Definition from Wiktionary, the free dictionary
Jump to navigation Jump to search


See Wiktionary:Requests for verification archive/2011. - -sche (discuss) 23:52, 29 January 2012 (UTC)

RFV discussion: October 2011[edit]

Green check.svg

This entry has survived Wiktionary's verification process (permalink).

Please do not re-nominate for verification without comprehensive reasons for doing so.

Rfv-sense: Gender-neutral pronoun. Tagged but not listed. -- Liliana 20:14, 15 October 2011 (UTC)

w:Spivak pronouns says that Spivak pronouns 'are not in widespread use' but the Wikipedia article does give three books that employ such pronouns. So I suppose this and the related pronouns could pass. Mglovesfun (talk) 09:36, 17 October 2011 (UTC)
The second one isn't independent tho. -- Liliana 16:46, 17 October 2011 (UTC)
Cited. - -sche (discuss) 20:01, 17 October 2011 (UTC)

RFV passed. Thanks, citer.​—msh210 (talk) 18:04, 23 October 2011 (UTC)


Does ey (meaning "island") rhyme with bye, bay, or bee? Zacwill (talk) 10:08, 29 August 2016 (UTC)

German etymology[edit]

  • MHG ei " a common interjection used, among other things, as a vocative particle"
    • Benecke, Müller, Zarncke give another definition for MHG ei than "a vocative particle", and the usual and common vocative particle is ô (NHG o, NE o or O).
  • "The word is thus of native origin"
    • Even if NHG ey comes from MHG ei, the word could have a foreign origin. The MHG word or maybe an OHG predecessor could come from Latin or a Celtic language.
  • "though in contemporary colloquial German it may well have been reinforced by synonymous Turkish ey"
    • Even Adelung knows the interjections ey and DWB has it at ei, thus in NHG it's not reinforced by Turkish.
    • If that's supposed to mean reinforced in the 20th/21st century, even than it's doubtful. The origin given at is "englisch" (that's German for English), and German wiktionary states that it is assumed that the word comes from English hey. That's more likely, as German movies and TV shows are not rarely poorly dubbed and spread English words and habits, and as English movies and TV shows are also seen by Germans which aren't Turks and have no contact with Turks. Maybe also cf. with hey where Duden states it's coming from English hey.
    • "may" is just speculation (by a wiktionary editor), could be a folk etymology, and it's unsourced anyway.
  • It could be that MHG ei and Adelung's ey are another interjection than this ey. Adelung's ey maybe is pronounced like a usually German ai/ay/ei/ey ([aɪ̯]) while here it is an unsual "/ɛɪ̯/". That could explain Duden's "englisch" even though Adelung knows this word.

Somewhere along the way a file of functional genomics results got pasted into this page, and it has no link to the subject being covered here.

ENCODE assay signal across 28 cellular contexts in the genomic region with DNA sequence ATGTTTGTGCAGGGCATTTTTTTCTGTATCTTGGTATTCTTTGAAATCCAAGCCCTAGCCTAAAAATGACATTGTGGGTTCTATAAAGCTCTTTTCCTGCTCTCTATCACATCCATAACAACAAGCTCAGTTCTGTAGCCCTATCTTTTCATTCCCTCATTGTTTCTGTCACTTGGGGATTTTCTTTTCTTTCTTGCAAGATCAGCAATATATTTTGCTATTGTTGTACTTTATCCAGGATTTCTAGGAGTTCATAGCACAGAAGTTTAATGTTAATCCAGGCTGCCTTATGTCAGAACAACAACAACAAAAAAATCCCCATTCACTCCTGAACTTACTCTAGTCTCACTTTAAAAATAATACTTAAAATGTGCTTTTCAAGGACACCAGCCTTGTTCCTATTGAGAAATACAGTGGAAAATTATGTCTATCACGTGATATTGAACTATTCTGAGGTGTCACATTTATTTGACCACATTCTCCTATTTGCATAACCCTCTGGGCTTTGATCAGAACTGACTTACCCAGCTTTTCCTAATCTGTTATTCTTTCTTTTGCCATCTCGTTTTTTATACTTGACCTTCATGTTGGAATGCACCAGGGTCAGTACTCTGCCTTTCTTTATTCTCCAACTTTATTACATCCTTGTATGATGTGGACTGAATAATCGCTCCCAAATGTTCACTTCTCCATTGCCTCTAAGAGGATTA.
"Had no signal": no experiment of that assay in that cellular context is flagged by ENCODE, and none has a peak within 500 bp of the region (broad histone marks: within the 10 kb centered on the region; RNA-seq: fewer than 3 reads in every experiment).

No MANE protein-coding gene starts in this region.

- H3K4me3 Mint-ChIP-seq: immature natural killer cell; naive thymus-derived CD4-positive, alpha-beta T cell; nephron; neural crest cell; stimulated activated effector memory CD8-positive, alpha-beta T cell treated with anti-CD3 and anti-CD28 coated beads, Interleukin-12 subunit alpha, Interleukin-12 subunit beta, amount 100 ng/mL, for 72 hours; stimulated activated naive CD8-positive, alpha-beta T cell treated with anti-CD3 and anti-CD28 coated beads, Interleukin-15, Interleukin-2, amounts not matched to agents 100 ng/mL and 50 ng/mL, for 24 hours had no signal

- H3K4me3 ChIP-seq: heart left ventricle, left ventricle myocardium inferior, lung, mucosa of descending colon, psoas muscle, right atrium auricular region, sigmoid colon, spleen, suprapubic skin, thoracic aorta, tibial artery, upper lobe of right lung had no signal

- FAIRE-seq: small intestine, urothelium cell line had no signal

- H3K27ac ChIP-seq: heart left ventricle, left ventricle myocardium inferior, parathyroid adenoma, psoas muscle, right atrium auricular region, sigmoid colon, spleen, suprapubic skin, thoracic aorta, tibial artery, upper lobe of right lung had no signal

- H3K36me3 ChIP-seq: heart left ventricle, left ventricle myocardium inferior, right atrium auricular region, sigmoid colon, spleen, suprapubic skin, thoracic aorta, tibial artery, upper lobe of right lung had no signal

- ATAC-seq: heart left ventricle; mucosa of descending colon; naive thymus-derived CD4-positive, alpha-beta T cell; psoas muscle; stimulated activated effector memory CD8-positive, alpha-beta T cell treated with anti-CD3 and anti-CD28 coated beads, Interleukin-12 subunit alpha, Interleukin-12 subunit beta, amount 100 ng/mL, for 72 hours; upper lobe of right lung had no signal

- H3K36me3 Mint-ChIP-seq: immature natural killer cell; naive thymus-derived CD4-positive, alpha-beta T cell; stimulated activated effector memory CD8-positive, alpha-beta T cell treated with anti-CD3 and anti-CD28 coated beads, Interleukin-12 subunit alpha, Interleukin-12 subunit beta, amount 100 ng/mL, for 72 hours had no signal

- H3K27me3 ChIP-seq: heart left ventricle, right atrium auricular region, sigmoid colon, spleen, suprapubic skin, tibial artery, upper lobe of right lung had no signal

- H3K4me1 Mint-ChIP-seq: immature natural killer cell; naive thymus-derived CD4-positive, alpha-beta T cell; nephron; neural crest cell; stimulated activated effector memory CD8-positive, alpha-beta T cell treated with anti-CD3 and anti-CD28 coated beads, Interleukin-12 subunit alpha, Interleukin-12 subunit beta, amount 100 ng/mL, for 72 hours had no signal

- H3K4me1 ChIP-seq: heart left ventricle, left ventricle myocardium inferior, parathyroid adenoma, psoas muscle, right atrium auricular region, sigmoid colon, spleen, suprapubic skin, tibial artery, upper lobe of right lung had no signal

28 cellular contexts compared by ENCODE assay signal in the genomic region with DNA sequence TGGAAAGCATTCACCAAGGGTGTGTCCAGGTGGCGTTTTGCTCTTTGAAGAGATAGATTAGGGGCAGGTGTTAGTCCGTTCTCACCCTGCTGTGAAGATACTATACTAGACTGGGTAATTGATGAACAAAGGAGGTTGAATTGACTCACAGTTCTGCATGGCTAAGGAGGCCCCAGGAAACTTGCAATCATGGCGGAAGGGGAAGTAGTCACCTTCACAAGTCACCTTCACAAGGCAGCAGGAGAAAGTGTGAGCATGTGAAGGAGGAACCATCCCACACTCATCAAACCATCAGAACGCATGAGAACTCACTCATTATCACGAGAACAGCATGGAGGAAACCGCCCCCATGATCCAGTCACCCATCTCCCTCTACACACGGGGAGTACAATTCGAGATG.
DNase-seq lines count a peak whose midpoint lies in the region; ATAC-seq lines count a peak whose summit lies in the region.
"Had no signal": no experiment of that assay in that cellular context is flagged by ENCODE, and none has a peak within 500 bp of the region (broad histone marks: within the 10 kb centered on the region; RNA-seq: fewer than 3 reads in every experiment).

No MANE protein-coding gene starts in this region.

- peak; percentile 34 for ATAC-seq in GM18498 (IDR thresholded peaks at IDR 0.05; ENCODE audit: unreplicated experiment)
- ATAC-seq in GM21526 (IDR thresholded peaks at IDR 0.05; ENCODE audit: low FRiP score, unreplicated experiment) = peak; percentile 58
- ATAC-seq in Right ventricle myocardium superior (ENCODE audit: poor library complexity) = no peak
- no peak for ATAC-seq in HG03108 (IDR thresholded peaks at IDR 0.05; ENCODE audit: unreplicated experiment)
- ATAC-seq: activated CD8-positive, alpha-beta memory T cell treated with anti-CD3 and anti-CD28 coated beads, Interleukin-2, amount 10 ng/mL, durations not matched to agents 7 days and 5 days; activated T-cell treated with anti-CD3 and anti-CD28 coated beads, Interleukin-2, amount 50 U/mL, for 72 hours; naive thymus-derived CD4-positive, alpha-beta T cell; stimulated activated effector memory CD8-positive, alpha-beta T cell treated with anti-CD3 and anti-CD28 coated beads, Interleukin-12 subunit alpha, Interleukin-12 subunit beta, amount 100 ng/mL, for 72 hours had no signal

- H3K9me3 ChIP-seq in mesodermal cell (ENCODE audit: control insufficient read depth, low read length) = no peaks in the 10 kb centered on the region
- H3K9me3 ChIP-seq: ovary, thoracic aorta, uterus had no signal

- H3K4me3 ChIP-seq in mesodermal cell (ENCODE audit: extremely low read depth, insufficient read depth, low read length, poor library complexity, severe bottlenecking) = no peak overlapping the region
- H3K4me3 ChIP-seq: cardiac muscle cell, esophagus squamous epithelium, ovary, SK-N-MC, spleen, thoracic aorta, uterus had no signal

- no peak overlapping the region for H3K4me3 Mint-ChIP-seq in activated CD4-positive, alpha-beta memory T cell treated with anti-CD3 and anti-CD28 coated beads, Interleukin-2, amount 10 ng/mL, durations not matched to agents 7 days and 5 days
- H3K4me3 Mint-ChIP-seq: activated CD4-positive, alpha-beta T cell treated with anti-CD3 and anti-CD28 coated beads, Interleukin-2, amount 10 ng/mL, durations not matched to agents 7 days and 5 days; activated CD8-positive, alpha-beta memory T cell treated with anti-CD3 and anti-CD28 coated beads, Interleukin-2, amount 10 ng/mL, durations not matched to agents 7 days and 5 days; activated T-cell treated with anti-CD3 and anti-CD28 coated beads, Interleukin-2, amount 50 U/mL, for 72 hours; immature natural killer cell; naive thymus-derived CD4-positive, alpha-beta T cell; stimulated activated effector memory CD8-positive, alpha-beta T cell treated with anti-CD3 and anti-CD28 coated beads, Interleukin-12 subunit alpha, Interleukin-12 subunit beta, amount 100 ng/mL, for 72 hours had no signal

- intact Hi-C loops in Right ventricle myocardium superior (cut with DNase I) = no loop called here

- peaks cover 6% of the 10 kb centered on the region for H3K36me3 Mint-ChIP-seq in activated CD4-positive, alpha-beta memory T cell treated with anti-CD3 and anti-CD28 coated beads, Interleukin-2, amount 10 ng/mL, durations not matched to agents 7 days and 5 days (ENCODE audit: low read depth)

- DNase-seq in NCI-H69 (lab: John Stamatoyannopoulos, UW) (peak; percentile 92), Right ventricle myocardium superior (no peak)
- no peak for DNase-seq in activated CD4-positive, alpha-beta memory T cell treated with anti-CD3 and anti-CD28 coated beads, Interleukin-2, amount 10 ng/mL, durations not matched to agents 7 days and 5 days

- 15:25, 20 November 2016 (UTC)

In fact, MHG ei is straightforwardly continued in Modern German ei, pronounced as [aɪ] and not at all homonymous with ey [ɛɪ], whose origin would seem to be English because the diphthong [ɛɪ] is not found in native German words, is a typical foreign diphthong and characteristic of borrowings from English – where it is often spelled ey at the end of a word, such as in hey, which has also been borrowed into German. --Florian Blaschke (talk) 02:07, 23 April 2017 (UTC)
The fact that [ɛɪ] occurs only in an interjection doesn't mean that ey is necessarily a borrowing from English. Interjections often have funny phonology. The interjection pfui also has a diphthong that occurs only in that word; in English, duh and yeah have checked vowels in unchecked position, and so on. —Aɴɢʀ (talk) 04:32, 23 April 2017 (UTC)
I'm not saying it's definite proof, but circumstantial evidence, in addition to the other points I made. --Florian Blaschke (talk) 22:24, 23 April 2017 (UTC)

The word occurs in dialects as [aɪ̯]~[ɛɪ̯]~[eː]. It has always existed in German and is therefore native. There can be no doubt about this. For the use as a vocative particle, I quote the DWB: "wie in jenem ei du fromer knecht! finden sich auch mhd. ei gern vor dem vocativ, den anruf hervor hebend". Neither is the part about Turkish something I made up. It is a common theory; confer the article "Türkisch sprechen nicht nur die Türken" mentioned in the German wiktionary article. Personally, I think English has nothing to do with it, but I'll mention it. I'm putting the deleted stuff back up.

For a dialectal dictionary I quote the Rheinisches Wörterbuch (early 20th century, thus no English or Turkish influence), the pronunciation is [eː], the use is exactly that of contemporary ey:

Artikelverweis e III Interj.:
1. ē: Zuruf = Hör mal! E, komm es (einmal) her! Rip, Allg. —
2. ē:, ē, e angewandt einem jüngeren Menschen gegenüber, dessen Name einem nicht sofort einfällt oder den man nicht kennt, z. B. e, wat ech der son well; e, wie heschte dann doch? — Auch bei Dingen, deren Bezeichnung einem nicht einfällt, z. B. e, no, ech kunn net op de Name Rip, Allg.

Nota bene that in these dialect [e:] is also the regular outcome of MHG ei.